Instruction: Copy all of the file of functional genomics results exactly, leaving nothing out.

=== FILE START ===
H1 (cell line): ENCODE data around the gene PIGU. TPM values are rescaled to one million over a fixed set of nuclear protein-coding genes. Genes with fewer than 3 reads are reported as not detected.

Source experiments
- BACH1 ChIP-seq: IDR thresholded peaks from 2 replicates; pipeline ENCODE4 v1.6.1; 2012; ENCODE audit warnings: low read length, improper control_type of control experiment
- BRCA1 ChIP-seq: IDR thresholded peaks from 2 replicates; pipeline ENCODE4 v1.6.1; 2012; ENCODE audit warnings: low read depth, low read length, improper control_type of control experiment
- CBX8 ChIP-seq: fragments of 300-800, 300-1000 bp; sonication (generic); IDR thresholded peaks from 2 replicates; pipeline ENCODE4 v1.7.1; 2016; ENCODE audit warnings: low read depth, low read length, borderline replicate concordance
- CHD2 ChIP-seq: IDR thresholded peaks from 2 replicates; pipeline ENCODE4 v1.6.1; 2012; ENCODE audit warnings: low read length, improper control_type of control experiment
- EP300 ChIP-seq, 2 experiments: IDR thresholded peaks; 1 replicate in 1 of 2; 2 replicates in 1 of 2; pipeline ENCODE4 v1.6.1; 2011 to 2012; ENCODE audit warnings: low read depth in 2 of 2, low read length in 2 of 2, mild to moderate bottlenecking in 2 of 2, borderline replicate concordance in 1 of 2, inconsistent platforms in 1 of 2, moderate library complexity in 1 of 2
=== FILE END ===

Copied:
H1 (cell line): ENCODE data around the gene PIGU. TPM values are rescaled to one million over a fixed set of nuclear protein-coding genes. Genes with fewer than 3 reads are reported as not detected.

Source experiments
- BACH1 ChIP-seq: IDR thresholded peaks from 2 replicates; pipeline ENCODE4 v1.6.1; 2012; ENCODE audit warnings: low read length, improper control_type of control experiment
- BRCA1 ChIP-seq: IDR thresholded peaks from 2 replicates; pipeline ENCODE4 v1.6.1; 2012; ENCODE audit warnings: low read depth, low read length, improper control_type of control experiment
- CBX8 ChIP-seq: fragments of 300-800, 300-1000 bp; sonication (generic); IDR thresholded peaks from 2 replicates; pipeline ENCODE4 v1.7.1; 2016; ENCODE audit warnings: low read depth, low read length, borderline replicate concordance
- CHD2 ChIP-seq: IDR thresholded peaks from 2 replicates; pipeline ENCODE4 v1.6.1; 2012; ENCODE audit warnings: low read length, improper control_type of control experiment
- EP300 ChIP-seq, 2 experiments: IDR thresholded peaks; 1 replicate in 1 of 2; 2 replicates in 1 of 2; pipeline ENCODE4 v1.6.1; 2011 to 2012; ENCODE audit warnings: low read depth in 2 of 2, low read length in 2 of 2, mild to moderate bottlenecking in 2 of 2, borderline replicate concordance in 1 of 2, inconsistent platforms in 1 of 2, moderate library complexity in 1 of 2